> On 13 Feb 2018, at 18:12, Kurt H Maier <k...@sciops.net> wrote:
> On Tue, Feb 13, 2018 at 05:01:35PM +0000, Rui Carmo wrote:
>> A full build environment (the way I’m used to having it) comprises the 
>> end-to-end automation for creating a full build,
> A full build of what?  It's one command to rebuild the whole OS.  Is
> that the goal?

Yes. And to deliver an image for the Pi, built on Intel systems.

>> triggered by an external code repository 
> This pretty significantly reduces the scope of the problem, since only a
> couple of the forks use version control.  This simplifies the task
> somewhat, at least.

I struggle to understand how version control is not more actively used.

>> and (when possible) doing automated testing.
> I think this is probably the most useful part of what you describe.  Do
> you intend to write the tests?

At least the basic ones regarding whether the result boots, yes.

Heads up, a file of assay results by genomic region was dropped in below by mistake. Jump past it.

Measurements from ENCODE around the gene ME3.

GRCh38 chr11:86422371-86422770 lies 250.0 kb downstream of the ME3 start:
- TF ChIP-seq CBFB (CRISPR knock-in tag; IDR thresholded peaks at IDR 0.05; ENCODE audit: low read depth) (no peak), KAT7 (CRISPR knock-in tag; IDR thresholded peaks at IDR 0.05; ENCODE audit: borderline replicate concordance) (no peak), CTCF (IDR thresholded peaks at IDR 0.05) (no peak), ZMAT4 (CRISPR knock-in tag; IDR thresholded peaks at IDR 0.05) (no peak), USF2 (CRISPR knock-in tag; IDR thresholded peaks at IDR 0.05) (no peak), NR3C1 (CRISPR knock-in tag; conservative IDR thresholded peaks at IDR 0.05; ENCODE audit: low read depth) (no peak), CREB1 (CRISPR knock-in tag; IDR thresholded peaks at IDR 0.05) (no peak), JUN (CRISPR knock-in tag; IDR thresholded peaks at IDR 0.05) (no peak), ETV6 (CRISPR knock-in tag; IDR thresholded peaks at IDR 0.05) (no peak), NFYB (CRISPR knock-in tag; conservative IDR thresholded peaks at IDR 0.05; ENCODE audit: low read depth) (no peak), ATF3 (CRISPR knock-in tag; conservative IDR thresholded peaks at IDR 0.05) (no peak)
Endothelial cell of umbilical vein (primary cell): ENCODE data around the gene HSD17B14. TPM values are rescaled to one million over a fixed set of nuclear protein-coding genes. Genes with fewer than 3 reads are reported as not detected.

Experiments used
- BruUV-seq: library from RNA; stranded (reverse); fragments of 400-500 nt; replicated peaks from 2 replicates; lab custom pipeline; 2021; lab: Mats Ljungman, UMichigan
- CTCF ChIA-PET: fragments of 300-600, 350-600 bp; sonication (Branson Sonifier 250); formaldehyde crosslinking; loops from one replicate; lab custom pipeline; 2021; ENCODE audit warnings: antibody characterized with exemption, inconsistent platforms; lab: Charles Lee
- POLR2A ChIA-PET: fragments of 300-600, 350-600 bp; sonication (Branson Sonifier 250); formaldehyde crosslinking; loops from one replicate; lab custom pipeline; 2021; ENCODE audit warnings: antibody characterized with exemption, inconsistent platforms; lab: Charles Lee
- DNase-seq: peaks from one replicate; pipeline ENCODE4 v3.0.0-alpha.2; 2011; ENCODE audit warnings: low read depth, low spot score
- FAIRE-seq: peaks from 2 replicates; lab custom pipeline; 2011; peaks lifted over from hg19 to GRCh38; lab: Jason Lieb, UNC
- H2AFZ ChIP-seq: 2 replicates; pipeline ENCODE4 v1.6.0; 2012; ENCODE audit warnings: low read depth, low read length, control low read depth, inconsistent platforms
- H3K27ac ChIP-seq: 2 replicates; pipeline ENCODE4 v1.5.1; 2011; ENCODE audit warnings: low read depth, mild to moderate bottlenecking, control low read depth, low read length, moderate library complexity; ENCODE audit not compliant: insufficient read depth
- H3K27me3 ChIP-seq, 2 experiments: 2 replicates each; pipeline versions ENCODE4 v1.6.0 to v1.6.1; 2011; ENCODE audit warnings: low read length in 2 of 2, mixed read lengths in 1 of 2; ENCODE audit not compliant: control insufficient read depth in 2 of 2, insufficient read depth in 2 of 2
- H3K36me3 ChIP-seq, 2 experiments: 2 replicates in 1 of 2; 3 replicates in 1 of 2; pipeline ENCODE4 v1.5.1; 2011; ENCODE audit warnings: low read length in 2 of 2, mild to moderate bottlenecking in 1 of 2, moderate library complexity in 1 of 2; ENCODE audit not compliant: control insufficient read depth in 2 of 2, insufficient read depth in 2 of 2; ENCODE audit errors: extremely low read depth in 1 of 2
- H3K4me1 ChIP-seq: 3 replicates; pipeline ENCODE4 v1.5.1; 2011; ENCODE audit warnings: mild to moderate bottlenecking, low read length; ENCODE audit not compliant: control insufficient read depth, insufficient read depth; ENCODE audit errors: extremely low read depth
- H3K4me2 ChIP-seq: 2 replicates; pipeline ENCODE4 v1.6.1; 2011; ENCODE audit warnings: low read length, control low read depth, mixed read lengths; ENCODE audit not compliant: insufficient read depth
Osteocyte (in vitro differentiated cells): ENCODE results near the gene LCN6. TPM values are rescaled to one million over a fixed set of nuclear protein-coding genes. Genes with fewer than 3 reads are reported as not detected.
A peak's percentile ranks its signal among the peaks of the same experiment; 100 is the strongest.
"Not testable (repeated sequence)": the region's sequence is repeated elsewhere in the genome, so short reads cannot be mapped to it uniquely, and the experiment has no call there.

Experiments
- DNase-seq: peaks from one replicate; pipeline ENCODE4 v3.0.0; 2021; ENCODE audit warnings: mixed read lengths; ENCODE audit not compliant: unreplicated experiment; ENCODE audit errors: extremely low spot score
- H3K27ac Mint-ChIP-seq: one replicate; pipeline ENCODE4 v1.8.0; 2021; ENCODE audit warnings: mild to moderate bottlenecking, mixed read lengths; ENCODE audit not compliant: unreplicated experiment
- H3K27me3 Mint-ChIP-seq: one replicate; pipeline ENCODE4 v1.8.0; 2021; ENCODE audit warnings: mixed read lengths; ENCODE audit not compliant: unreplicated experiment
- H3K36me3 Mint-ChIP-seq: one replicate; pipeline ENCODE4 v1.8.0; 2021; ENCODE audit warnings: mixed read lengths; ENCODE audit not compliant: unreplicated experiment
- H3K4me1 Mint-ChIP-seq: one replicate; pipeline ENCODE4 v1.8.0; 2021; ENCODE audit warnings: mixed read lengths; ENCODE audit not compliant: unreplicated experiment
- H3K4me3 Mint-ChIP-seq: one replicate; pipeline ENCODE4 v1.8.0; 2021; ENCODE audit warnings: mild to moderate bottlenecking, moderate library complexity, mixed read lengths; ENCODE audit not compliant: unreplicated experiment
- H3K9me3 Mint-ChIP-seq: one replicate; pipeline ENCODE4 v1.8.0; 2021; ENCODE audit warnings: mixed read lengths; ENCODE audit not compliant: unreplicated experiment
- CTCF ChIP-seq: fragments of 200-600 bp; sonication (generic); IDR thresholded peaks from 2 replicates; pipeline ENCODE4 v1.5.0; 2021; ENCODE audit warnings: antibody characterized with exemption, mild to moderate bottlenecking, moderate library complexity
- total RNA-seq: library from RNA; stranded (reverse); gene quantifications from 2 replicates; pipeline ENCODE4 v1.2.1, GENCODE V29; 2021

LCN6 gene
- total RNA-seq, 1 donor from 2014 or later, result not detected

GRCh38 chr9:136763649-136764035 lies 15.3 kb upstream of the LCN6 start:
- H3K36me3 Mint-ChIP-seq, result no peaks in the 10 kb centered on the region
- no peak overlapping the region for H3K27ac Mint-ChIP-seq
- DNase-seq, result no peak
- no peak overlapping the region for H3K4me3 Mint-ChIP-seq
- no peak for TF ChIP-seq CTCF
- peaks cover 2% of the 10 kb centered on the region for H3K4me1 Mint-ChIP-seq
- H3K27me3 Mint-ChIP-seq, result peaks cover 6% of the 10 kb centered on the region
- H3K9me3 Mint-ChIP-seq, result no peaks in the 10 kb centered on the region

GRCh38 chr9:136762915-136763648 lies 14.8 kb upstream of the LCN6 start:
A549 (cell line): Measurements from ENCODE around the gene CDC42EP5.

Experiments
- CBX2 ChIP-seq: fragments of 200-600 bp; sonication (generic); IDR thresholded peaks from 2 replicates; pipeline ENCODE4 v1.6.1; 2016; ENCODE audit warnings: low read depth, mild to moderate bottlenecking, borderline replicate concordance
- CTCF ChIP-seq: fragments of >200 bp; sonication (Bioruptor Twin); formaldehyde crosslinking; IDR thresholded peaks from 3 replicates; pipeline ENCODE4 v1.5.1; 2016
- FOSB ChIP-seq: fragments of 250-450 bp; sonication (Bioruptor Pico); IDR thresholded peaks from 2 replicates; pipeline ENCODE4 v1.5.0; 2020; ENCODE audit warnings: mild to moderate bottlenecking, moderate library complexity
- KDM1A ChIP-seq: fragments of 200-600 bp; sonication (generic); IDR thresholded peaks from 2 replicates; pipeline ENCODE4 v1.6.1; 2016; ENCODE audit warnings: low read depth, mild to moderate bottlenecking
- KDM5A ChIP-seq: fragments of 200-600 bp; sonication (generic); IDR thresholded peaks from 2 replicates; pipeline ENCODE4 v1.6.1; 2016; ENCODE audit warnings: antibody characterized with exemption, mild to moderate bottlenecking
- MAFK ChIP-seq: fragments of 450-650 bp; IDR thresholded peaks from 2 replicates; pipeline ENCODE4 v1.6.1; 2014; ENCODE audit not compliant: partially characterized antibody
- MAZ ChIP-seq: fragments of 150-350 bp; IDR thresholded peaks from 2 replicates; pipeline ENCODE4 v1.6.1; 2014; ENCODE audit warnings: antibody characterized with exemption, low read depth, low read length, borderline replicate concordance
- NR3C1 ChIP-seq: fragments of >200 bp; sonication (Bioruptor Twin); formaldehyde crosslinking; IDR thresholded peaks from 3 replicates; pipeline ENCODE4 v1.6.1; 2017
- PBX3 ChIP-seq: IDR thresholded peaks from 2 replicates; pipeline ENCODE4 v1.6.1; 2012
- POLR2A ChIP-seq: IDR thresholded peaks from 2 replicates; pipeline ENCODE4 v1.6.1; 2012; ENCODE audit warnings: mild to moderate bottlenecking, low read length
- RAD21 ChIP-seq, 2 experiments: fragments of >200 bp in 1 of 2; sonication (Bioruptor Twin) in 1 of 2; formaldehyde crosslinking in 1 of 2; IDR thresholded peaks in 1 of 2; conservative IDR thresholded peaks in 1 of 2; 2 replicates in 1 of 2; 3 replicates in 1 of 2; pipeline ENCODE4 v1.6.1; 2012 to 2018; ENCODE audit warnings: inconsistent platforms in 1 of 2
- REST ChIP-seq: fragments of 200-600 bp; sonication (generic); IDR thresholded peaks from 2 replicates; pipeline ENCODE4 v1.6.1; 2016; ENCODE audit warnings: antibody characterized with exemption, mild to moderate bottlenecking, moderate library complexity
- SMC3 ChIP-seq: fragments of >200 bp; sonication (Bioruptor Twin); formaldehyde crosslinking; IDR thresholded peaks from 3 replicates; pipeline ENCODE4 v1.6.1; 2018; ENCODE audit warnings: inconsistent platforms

>> I understand that you might be used to manually bootstrap things, 
> Please don't start making assumptions.  I'm just trying to clarify what
> you're after.
>> but I tend to go for fully reproducible builds and that usually requires a 
>> minimal degree of automation. I did that for my Inferno builds for the Pi 
>> (which, alas, are now lost) and do rely on Linux tools for building, because 
>> that’s what I can host in the public cloud (which is also what I do for 
>> work).
> Plenty of us run Plan 9 on public cloud providers.  There's even been
> some success on running it with crippled providers like AWS and GCE. 
> Obviously, the task is easier when you use providers that offer full KVM
> services.  We've had virtio drivers for a while, and it makes the job
> much easier.

Well, for full disclosure, I work at Microsoft. I do have extensive AWS and GCE 
experience, and hardly find them “crippled”. It’s just that the world has moved 
on and prioritised certain kinds of hardware virtualisation.

>> Fortunately, I have access to machines with nested virtualisation, so I 
>> might be able to get Plan9 running inside QEMU inside a modern Linux kernel 
>> with fair performance - but that does not preclude the need to automate 
>> things.
> I'm still trying to understand why you'd even need nested
> virtualization.

For using QEMU’s virtualization features inside Hyper-V.


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